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El Niño is coming. In a time of global warming, this is what it means for Canada

A warming in a region of the Pacific Ocean is signalling a potential El Niño, which affects weather around the globe. But there isn't just one type of El Niño, so what can we expect?

Typically, El Niño affects Canada in the winter and spring, bringing milder temperatures

The central and Pacific Ocean is seen on a globe with a notable red region near the equator stretching from Peru westward, indicating warmer than average sea surface temperatures.

A global weather phenomenon is coming.

The U.S. National Oceanic and Atmospheric Administration (NOAA) is forecasting an El Niño within the next few months, with a 90 per cent chance that it will carry on into the northern hemisphere winter.

El Niño is an unusual warming in the Pacific Ocean that, coupled with the atmosphere, can cause a rise in the global temperature. It can also affect weather patterns around the world.

"It's not 100 per cent. Nothing's 100 per cent," said Jon Gottschalck, chief of NOAA's Climate Prediction Center's climate operational prediction branch. "But right now, most of the observations and model forecasts are really painting that sort of picture that we'll go into an El Niño event as we enter the summer months or mid-summer period."

As well, the forecast El Niño could be mild, or it could be strong, such as the ones in 1997–1998 and 2015–2016, both of which recorded some of the highest global temperatures ever recorded.

While forecasting has certainly become better over the past few decades, the question always remains as to what some of the potential consequences could be for countries already dealing with a warming world, especially Canada, which has warmed at twice the global rate.

The problem is, not all El Niños are created equal. There are several different types, including a coastal El Niño, which occurs off the coast of Peru, or the dateline/Modoki El Niño, where the warming is found mainly in the central equatorial Pacific Ocean. And each of those bring different consequences to different regions of the world.

As the planet continues to warm due to increased CO2 in our atmosphere, the potential El Niño has climatologists and meteorologists on their heels, particularly as we have come out of a "triple-dip" La Niña. The three years of what is essentially the opposite of El Niño — where the region in the Pacific Ocean cools — still saw some of the warmest global temperatures on record.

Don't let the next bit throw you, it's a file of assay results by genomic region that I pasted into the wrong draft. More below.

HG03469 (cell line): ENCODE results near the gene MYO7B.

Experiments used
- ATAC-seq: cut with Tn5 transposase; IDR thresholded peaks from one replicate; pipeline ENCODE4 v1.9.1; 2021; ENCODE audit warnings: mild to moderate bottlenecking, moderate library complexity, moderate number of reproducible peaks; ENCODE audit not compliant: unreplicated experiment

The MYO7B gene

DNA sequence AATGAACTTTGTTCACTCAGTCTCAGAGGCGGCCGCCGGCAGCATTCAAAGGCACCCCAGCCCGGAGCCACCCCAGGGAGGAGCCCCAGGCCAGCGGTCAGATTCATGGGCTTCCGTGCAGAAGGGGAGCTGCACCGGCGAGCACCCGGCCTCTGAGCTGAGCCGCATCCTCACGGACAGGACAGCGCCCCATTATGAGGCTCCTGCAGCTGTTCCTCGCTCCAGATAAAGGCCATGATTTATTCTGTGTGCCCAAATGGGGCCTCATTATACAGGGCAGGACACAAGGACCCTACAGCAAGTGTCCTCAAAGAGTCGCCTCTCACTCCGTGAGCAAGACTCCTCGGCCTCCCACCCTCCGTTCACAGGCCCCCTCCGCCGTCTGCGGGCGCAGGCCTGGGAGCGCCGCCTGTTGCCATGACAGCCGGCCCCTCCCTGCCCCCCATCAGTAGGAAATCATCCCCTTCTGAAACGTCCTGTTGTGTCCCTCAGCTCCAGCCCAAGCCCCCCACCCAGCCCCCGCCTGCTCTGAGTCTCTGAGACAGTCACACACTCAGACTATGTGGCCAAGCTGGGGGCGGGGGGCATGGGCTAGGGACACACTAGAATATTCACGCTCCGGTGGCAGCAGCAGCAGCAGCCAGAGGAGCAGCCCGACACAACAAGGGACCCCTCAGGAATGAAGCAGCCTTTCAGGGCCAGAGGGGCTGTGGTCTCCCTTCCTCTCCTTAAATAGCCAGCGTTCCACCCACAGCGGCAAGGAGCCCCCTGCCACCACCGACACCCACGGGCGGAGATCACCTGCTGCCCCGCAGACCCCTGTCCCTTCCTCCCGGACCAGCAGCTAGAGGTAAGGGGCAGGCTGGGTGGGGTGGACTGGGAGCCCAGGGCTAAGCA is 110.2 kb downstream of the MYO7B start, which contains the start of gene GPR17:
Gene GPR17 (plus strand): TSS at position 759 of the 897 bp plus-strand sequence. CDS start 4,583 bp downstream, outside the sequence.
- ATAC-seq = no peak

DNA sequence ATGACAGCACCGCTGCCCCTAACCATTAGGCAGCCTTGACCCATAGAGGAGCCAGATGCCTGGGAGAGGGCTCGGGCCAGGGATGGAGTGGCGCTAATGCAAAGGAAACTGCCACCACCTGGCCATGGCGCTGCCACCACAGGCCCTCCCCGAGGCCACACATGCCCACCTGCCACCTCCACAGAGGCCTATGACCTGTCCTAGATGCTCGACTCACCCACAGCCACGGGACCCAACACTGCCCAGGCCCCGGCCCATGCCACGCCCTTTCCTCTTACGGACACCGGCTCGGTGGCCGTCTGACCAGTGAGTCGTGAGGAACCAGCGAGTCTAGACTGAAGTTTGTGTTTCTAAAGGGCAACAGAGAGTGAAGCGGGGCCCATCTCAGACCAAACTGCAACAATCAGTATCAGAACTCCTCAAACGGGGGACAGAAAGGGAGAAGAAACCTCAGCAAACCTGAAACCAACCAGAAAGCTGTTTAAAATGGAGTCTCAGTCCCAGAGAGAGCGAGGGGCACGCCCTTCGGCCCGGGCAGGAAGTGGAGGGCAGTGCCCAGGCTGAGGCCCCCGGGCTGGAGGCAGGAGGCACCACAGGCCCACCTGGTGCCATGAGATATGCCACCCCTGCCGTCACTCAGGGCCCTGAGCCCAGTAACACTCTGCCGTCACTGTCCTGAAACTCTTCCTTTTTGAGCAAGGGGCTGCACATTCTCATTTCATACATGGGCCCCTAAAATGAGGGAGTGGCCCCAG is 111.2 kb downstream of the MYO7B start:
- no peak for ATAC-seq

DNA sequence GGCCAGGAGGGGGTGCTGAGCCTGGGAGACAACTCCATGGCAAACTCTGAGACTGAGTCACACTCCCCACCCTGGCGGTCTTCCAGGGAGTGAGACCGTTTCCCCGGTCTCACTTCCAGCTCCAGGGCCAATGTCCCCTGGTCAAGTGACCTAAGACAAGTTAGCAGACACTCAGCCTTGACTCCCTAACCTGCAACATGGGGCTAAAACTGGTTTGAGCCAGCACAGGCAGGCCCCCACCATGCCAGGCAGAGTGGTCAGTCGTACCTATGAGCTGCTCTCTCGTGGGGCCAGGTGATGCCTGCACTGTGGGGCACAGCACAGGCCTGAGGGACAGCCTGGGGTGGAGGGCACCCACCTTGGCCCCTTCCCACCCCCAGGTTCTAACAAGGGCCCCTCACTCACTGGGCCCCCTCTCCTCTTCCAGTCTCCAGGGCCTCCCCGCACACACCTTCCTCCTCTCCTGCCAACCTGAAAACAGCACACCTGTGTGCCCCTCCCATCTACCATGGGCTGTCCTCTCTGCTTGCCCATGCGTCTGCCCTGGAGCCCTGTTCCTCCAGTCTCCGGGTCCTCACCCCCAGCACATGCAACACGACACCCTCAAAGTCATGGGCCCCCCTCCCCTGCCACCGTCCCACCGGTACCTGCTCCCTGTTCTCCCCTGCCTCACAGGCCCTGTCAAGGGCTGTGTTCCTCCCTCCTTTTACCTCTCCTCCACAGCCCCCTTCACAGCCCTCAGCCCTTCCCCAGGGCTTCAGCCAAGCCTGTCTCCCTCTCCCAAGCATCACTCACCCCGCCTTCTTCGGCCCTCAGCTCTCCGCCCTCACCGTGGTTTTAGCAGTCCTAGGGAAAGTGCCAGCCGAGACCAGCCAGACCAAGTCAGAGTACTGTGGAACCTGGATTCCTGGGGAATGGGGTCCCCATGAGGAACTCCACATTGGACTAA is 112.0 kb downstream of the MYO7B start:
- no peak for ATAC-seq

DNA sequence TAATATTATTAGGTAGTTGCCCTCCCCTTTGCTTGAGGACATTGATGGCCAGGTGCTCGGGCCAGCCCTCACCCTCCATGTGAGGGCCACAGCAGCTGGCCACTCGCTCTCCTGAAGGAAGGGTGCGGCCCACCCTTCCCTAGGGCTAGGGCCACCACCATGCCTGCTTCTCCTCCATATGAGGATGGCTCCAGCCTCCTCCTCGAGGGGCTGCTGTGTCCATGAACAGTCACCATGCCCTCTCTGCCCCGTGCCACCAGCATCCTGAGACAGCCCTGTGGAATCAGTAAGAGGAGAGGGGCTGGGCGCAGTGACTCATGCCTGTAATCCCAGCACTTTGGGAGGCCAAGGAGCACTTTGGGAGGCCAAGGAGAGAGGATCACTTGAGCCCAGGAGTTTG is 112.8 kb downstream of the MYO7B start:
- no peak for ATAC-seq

And a potentially powerful or "super" El Niño could raise global temperatures further above the current 1.2 C of warming compared to pre-industrial times.

The whole El Niño/La Niña system — referred to as the El Niño-Southern Oscillation (ENSO) — has itself been changing. La Niñas have been warming, as have the El Niños and the in-between period of neutral observations.

WATCH | El Niño and La Niña explained:

"What's interesting about this, and I think it's so important to remember, is all of these events are getting warmer," said Simon Donner, climate scientist and professor at the University of British Columbia. "If we do end up with a strong El Niño event, if that same event happened in the 1800s, it simply wouldn't be as warm and the impacts wouldn't be as strong."

Just look at 2021, when during the "cool" La Niña, Western Canada saw devastating heat waves that contributed to the deaths of roughly 600 people. An all-time Canadian record-high temperature of 49.6 C was recorded in Lytton, B.C., which was practically wiped off the map during a particularly catastrophic wildfire season.

Trying to determine the potential fallout in terms of extreme weather events in the ENSO cycle is especially difficult in the time of global warming.

Different types of El Niños

El Niño first came into the public consciousness in 1983, as it was the first major one in recent history that brought with it severe flooding and drought to various parts of the world. But it wasn't until 1997–1998 that the El Niño truly burst on the scene.

That season, heavy rains drenched parts of California, resulting in major agricultural damage that totalled roughly $1 billion US and killed 19 people. Globally, more than 23,000 people died. Images of landslides and floods were splashed across television screens. There were even bumper stickers that read, "Don't blame me! Blame El Niño!"

A large house slides down a muddy hill.